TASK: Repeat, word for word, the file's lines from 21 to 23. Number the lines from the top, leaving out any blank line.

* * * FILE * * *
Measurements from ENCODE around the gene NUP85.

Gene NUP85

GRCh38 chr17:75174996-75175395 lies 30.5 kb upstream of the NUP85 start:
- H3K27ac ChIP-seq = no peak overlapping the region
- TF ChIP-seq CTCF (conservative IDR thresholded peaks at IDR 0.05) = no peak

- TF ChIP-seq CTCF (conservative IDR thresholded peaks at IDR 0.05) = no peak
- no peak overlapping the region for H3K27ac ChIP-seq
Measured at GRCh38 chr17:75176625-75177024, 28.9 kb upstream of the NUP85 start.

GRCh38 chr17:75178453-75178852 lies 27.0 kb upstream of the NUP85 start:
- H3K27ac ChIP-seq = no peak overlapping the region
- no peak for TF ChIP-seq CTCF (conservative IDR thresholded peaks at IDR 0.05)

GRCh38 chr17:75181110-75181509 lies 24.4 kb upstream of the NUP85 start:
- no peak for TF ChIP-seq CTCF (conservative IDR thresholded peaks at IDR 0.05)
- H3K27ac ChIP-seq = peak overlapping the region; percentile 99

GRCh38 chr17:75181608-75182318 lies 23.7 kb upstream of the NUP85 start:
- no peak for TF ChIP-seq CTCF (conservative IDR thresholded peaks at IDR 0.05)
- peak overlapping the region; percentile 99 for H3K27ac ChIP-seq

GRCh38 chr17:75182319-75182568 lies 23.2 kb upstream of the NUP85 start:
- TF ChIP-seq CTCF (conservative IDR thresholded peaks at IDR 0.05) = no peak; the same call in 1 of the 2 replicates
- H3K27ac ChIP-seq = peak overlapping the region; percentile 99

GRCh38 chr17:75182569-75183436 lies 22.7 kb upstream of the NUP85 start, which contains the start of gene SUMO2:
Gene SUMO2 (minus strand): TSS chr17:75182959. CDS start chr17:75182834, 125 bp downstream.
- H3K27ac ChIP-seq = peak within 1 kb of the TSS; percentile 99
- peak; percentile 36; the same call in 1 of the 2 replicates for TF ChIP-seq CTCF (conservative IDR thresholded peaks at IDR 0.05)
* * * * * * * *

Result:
GRCh38 chr17:75182569-75183436 lies 22.7 kb upstream of the NUP85 start, which contains the start of gene SUMO2:
Gene SUMO2 (minus strand): TSS chr17:75182959. CDS start chr17:75182834, 125 bp downstream.
- H3K27ac ChIP-seq = peak within 1 kb of the TSS; percentile 99